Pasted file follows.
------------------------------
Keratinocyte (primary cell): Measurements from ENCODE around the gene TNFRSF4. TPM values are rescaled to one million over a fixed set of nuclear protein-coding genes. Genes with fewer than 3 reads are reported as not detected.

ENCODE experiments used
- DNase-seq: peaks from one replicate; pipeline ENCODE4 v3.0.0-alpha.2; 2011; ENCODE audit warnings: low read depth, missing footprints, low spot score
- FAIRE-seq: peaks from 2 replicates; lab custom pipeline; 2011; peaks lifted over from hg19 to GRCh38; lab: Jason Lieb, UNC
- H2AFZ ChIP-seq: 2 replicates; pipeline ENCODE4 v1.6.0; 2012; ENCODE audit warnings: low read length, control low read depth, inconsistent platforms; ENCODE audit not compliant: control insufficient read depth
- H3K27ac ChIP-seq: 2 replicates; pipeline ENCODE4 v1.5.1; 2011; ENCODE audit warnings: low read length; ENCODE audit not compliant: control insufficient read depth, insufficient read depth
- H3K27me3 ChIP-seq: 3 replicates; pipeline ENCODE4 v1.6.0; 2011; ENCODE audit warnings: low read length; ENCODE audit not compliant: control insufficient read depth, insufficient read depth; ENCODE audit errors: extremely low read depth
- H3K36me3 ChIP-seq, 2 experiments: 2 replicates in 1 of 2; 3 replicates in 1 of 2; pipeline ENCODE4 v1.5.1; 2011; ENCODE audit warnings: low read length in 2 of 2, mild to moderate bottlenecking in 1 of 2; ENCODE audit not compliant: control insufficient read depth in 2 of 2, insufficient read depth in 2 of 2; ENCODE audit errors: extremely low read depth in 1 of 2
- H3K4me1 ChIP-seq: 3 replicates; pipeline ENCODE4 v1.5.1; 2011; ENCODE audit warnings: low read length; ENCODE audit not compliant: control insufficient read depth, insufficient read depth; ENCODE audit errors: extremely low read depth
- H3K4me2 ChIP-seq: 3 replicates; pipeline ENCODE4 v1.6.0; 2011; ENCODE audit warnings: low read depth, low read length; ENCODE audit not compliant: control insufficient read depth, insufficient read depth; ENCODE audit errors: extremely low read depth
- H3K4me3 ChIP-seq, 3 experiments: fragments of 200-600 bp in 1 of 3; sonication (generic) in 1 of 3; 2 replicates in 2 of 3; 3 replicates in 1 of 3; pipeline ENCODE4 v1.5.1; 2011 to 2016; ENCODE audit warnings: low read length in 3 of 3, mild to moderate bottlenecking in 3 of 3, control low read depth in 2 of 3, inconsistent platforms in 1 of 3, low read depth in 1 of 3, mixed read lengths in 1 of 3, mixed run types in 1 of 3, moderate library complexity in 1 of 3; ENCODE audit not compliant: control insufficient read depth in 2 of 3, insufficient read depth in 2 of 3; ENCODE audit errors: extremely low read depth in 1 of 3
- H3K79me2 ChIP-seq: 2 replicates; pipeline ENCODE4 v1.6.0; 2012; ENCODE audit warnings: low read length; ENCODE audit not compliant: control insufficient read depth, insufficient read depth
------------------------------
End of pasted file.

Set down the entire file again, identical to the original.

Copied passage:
Keratinocyte (primary cell): Measurements from ENCODE around the gene TNFRSF4. TPM values are rescaled to one million over a fixed set of nuclear protein-coding genes. Genes with fewer than 3 reads are reported as not detected.

ENCODE experiments used
- DNase-seq: peaks from one replicate; pipeline ENCODE4 v3.0.0-alpha.2; 2011; ENCODE audit warnings: low read depth, missing footprints, low spot score
- FAIRE-seq: peaks from 2 replicates; lab custom pipeline; 2011; peaks lifted over from hg19 to GRCh38; lab: Jason Lieb, UNC
- H2AFZ ChIP-seq: 2 replicates; pipeline ENCODE4 v1.6.0; 2012; ENCODE audit warnings: low read length, control low read depth, inconsistent platforms; ENCODE audit not compliant: control insufficient read depth
- H3K27ac ChIP-seq: 2 replicates; pipeline ENCODE4 v1.5.1; 2011; ENCODE audit warnings: low read length; ENCODE audit not compliant: control insufficient read depth, insufficient read depth
- H3K27me3 ChIP-seq: 3 replicates; pipeline ENCODE4 v1.6.0; 2011; ENCODE audit warnings: low read length; ENCODE audit not compliant: control insufficient read depth, insufficient read depth; ENCODE audit errors: extremely low read depth
- H3K36me3 ChIP-seq, 2 experiments: 2 replicates in 1 of 2; 3 replicates in 1 of 2; pipeline ENCODE4 v1.5.1; 2011; ENCODE audit warnings: low read length in 2 of 2, mild to moderate bottlenecking in 1 of 2; ENCODE audit not compliant: control insufficient read depth in 2 of 2, insufficient read depth in 2 of 2; ENCODE audit errors: extremely low read depth in 1 of 2
- H3K4me1 ChIP-seq: 3 replicates; pipeline ENCODE4 v1.5.1; 2011; ENCODE audit warnings: low read length; ENCODE audit not compliant: control insufficient read depth, insufficient read depth; ENCODE audit errors: extremely low read depth
- H3K4me2 ChIP-seq: 3 replicates; pipeline ENCODE4 v1.6.0; 2011; ENCODE audit warnings: low read depth, low read length; ENCODE audit not compliant: control insufficient read depth, insufficient read depth; ENCODE audit errors: extremely low read depth
- H3K4me3 ChIP-seq, 3 experiments: fragments of 200-600 bp in 1 of 3; sonication (generic) in 1 of 3; 2 replicates in 2 of 3; 3 replicates in 1 of 3; pipeline ENCODE4 v1.5.1; 2011 to 2016; ENCODE audit warnings: low read length in 3 of 3, mild to moderate bottlenecking in 3 of 3, control low read depth in 2 of 3, inconsistent platforms in 1 of 3, low read depth in 1 of 3, mixed read lengths in 1 of 3, mixed run types in 1 of 3, moderate library complexity in 1 of 3; ENCODE audit not compliant: control insufficient read depth in 2 of 3, insufficient read depth in 2 of 3; ENCODE audit errors: extremely low read depth in 1 of 3
- H3K79me2 ChIP-seq: 2 replicates; pipeline ENCODE4 v1.6.0; 2012; ENCODE audit warnings: low read length; ENCODE audit not compliant: control insufficient read depth, insufficient read depth